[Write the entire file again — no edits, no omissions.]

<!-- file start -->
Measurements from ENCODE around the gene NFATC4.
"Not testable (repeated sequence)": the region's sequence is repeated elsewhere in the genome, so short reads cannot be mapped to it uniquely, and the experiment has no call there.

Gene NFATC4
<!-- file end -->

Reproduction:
Measurements from ENCODE around the gene NFATC4.
"Not testable (repeated sequence)": the region's sequence is repeated elsewhere in the genome, so short reads cannot be mapped to it uniquely, and the experiment has no call there.

Gene NFATC4